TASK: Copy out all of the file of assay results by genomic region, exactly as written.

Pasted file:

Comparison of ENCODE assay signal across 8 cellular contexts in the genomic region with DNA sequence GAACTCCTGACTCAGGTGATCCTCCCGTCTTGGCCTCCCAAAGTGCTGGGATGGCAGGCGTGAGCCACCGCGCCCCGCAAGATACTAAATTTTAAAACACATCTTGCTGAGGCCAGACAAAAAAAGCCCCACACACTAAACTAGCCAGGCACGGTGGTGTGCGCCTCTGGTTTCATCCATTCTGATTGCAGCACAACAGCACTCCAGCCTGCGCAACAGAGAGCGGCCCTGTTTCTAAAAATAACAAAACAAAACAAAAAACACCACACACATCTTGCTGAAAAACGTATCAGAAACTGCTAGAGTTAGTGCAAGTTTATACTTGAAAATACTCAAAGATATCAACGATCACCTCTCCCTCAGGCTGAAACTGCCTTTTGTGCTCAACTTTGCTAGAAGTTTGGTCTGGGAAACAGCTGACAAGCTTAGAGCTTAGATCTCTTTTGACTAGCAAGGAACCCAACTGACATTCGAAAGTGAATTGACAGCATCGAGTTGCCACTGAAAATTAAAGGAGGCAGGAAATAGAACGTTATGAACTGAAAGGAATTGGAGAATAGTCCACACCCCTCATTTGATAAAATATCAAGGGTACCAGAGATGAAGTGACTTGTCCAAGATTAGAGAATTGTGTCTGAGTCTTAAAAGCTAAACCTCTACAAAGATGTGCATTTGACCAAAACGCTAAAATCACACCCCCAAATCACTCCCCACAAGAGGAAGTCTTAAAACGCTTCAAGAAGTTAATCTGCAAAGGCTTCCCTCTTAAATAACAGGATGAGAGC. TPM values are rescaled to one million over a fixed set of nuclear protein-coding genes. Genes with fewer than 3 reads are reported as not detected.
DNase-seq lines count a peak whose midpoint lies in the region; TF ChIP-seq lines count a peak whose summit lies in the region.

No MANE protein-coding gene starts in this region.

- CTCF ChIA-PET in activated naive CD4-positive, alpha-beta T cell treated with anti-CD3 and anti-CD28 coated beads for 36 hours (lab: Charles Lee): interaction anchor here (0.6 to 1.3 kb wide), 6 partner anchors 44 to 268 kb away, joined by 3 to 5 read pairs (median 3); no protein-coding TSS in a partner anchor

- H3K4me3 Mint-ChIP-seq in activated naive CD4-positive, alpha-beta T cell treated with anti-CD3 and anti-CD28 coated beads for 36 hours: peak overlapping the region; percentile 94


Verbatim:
Comparison of ENCODE assay signal across 8 cellular contexts in the genomic region with DNA sequence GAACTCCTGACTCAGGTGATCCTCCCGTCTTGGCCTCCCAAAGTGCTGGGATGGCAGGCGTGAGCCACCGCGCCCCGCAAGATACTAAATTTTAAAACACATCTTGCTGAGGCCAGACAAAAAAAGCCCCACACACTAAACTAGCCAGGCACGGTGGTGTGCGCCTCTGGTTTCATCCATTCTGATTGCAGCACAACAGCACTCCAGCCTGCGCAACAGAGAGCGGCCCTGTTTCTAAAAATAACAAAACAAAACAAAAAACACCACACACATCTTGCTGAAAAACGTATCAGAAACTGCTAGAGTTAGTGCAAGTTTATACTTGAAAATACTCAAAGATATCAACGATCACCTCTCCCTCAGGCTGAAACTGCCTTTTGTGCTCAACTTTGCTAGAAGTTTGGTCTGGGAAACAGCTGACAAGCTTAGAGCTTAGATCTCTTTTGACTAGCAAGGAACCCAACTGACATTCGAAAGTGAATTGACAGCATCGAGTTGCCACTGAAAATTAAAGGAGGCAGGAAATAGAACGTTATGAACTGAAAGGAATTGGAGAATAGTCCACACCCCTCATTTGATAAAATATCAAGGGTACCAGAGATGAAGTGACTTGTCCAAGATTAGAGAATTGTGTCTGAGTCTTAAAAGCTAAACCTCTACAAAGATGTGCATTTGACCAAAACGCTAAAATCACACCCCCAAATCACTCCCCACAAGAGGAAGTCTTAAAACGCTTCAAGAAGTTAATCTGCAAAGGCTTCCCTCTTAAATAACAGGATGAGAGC. TPM values are rescaled to one million over a fixed set of nuclear protein-coding genes. Genes with fewer than 3 reads are reported as not detected.
DNase-seq lines count a peak whose midpoint lies in the region; TF ChIP-seq lines count a peak whose summit lies in the region.

No MANE protein-coding gene starts in this region.

- CTCF ChIA-PET in activated naive CD4-positive, alpha-beta T cell treated with anti-CD3 and anti-CD28 coated beads for 36 hours (lab: Charles Lee): interaction anchor here (0.6 to 1.3 kb wide), 6 partner anchors 44 to 268 kb away, joined by 3 to 5 read pairs (median 3); no protein-coding TSS in a partner anchor

- H3K4me3 Mint-ChIP-seq in activated naive CD4-positive, alpha-beta T cell treated with anti-CD3 and anti-CD28 coated beads for 36 hours: peak overlapping the region; percentile 94